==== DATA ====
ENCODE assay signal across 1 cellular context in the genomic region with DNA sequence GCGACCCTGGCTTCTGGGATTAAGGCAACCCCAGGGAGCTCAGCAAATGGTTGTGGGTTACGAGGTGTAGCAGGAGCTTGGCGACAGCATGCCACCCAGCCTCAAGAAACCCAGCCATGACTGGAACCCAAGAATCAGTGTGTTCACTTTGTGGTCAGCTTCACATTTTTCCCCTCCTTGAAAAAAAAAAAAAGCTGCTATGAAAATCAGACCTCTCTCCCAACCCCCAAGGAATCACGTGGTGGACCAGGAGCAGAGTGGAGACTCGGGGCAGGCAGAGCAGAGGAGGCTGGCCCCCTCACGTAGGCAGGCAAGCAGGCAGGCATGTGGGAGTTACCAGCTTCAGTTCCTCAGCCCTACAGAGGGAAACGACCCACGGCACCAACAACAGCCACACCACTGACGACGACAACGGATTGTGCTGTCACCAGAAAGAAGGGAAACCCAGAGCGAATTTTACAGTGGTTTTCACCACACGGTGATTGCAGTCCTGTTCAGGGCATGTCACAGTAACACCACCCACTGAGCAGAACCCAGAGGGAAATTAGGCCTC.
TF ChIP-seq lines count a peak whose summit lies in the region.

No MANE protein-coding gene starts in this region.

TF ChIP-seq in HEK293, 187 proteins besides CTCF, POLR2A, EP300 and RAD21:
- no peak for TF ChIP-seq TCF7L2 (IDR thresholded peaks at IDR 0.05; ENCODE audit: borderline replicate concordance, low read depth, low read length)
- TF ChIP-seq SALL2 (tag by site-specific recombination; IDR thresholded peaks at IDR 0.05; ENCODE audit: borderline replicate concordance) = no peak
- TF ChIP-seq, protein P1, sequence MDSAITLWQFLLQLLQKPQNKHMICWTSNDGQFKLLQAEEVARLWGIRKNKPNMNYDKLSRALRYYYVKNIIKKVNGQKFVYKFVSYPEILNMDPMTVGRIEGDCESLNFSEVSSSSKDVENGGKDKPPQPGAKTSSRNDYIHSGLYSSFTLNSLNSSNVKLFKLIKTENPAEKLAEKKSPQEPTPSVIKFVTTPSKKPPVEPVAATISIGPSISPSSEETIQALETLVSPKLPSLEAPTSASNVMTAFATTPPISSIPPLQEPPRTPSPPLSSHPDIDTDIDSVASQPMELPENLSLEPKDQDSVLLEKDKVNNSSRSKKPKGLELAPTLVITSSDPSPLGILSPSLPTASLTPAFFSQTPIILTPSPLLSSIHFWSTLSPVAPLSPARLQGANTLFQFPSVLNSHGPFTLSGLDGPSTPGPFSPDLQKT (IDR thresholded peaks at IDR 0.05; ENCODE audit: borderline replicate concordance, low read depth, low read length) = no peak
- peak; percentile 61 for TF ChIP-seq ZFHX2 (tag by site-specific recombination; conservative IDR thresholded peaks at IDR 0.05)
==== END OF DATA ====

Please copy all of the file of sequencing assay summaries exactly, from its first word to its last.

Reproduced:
ENCODE assay signal across 1 cellular context in the genomic region with DNA sequence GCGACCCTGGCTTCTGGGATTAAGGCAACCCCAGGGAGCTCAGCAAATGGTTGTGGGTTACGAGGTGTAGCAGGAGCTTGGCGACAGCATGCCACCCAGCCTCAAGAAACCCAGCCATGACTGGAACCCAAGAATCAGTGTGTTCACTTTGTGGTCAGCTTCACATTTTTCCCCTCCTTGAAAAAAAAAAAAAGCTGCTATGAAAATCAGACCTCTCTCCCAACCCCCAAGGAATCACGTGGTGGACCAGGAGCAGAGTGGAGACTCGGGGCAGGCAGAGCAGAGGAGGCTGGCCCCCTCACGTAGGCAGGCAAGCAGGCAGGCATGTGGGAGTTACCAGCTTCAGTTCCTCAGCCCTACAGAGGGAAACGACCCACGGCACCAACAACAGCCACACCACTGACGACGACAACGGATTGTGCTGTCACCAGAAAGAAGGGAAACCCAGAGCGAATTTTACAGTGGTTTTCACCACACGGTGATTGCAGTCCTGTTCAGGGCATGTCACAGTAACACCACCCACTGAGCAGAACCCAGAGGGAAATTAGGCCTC.
TF ChIP-seq lines count a peak whose summit lies in the region.

No MANE protein-coding gene starts in this region.

TF ChIP-seq in HEK293, 187 proteins besides CTCF, POLR2A, EP300 and RAD21:
- no peak for TF ChIP-seq TCF7L2 (IDR thresholded peaks at IDR 0.05; ENCODE audit: borderline replicate concordance, low read depth, low read length)
- TF ChIP-seq SALL2 (tag by site-specific recombination; IDR thresholded peaks at IDR 0.05; ENCODE audit: borderline replicate concordance) = no peak
- TF ChIP-seq, protein P1, sequence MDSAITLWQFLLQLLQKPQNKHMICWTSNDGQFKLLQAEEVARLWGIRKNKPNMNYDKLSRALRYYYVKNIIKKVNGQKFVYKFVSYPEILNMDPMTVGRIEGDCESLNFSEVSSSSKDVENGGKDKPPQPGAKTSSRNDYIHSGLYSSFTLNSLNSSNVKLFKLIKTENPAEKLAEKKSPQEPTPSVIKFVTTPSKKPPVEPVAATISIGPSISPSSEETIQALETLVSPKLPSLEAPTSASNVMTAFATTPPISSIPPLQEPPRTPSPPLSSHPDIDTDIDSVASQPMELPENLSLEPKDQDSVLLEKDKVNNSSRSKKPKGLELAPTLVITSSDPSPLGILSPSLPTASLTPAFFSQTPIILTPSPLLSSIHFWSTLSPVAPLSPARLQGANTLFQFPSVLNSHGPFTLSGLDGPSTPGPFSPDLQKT (IDR thresholded peaks at IDR 0.05; ENCODE audit: borderline replicate concordance, low read depth, low read length) = no peak
- peak; percentile 61 for TF ChIP-seq ZFHX2 (tag by site-specific recombination; conservative IDR thresholded peaks at IDR 0.05)